(arts) sincerelysara web color

While making a number of playlists on iTunes recently, I noticed that my taste in music is both embarrassing and amazing, depending on whom you ask. I assume most people can relate to this on some level.

My library varies from Tom Waits to Korean Pop, and while I used to be apprehensive about admitting to liking either of these to a large party of people, I’ve loosened up after realizing that my various tastes make up who I am.

While meditating on my initial apprehension to talk music with people I meet, I found that the problem does not lie with others but with myself. It’s easy to operate under the belief that those you become acquainted with will judge you, but once you decide that your opinions are sacred that fear goes away. My goal for this year is to eliminate the guilty pleasure mentality from my way of thinking completely.

Music and film have always been two of the most important things in my life, yet I didn’t realize how defining and sometimes burdensome they can be until I got to college. With so many varying opinions on what makes a person have good taste, it’s easy to doubt yourself in a crowd of knowledgeable people.

Common questions that come up when you meet new people such as, “Who’s your favorite band?” can become make-or-break situations. An answer like Arctic Monkeys may be too trendy, while they may think you’re a 50-year-old person if you say T. Rex. Perhaps playing it safe with David Bowie will surely get you off the hook, but he might be too weird even for today’s standards.

You could always try the “that’s like choosing my favorite child” option, but why bother? That would just be dodging the question.

I once heard Dave Grohl, frontman of Foo Fighters, speak against the term “guilty pleasure” in a speech he gave at South by Southwest. Although I’m not a follower of his band and don’t know much about his career in general, his opinion rang true to me.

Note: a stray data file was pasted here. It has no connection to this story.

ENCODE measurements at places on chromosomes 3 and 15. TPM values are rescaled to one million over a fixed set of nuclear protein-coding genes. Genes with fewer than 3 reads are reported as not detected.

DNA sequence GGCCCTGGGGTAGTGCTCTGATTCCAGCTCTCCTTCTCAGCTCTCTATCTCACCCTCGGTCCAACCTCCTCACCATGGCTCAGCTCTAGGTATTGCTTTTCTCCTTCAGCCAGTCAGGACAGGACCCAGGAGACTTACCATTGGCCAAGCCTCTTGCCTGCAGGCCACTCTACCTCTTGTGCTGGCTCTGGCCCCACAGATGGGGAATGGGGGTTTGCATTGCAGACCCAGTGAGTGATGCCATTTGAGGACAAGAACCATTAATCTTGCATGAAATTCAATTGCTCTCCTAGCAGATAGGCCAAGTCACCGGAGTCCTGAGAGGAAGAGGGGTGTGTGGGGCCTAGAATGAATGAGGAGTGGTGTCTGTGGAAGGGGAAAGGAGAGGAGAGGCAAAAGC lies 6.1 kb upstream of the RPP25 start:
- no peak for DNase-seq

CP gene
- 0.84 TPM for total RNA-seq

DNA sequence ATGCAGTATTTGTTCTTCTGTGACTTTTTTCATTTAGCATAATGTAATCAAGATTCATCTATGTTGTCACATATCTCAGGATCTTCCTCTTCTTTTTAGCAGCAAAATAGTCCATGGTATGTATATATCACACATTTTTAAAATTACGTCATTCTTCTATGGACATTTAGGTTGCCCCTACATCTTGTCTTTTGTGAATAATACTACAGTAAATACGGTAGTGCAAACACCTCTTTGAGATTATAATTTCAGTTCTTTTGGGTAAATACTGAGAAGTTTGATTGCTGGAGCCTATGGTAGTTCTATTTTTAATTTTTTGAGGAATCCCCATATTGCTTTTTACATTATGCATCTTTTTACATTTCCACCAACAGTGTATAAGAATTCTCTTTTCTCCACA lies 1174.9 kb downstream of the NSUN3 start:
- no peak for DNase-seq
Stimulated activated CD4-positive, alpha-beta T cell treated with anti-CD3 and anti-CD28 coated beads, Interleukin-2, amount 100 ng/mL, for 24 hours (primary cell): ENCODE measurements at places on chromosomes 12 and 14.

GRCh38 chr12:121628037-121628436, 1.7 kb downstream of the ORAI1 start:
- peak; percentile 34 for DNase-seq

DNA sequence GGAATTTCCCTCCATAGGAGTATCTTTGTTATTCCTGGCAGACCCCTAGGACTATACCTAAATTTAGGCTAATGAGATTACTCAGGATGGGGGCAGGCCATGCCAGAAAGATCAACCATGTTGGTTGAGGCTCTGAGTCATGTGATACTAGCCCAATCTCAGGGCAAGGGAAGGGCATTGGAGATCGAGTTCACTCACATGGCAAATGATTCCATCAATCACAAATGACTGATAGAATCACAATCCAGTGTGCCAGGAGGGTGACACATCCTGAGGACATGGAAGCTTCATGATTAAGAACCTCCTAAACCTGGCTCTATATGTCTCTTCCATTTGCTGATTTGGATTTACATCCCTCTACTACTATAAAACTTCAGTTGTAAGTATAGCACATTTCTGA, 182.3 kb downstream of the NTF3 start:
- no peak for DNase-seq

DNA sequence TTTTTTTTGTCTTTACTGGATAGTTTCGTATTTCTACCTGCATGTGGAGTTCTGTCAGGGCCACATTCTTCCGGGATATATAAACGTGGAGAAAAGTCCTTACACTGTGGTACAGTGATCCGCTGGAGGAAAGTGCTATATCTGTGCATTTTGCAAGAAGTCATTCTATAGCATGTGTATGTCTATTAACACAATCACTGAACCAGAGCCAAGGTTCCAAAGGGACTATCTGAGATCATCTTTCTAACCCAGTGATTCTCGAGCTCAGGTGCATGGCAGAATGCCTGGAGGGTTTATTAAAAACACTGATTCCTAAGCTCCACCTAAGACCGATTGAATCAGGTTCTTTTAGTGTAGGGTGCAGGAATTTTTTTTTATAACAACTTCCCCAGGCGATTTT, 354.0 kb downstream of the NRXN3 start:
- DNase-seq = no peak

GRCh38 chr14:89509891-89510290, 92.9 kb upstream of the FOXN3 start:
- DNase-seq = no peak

While I don’t actively hide what I love from those I casually converse with, I keep certain things to myself depending on what day it is and what kind of mood I’m in. Even saying you like The Beatles has become risky nowadays: too cliché for some and too outdated for others.

Grohl’s opinion had me wondering why it is so easy to assume that people will ridicule us for our interests. Even the most confident people have something they feel embarrassed about loving. Letting ourselves dwell on this can be one of the most stressful things about forming new bonds with people.

Sometimes I meet people with no sense of shame, and even when we have wildly different tastes and opinions it’s always refreshing to see them enjoying what they love. They are doing what I cannot and revel in their favorite things as if no one has a say in the matter. They have also understood that no one, in fact, does have a say in the matter.

I don’t ascribe to many end-all-be-all schools of thought in my life, so if I believe in anything I hold on to it with full force. While music may be a silly thing to cherish to some, it is more than just background noise to others.

One of the many points of music—and anything that you identify with on a personal level, for that matter—is to relate. Whether someone listens to a song and feels themselves within it or finds something they can’t stop dancing to, or both, they should feel at home.

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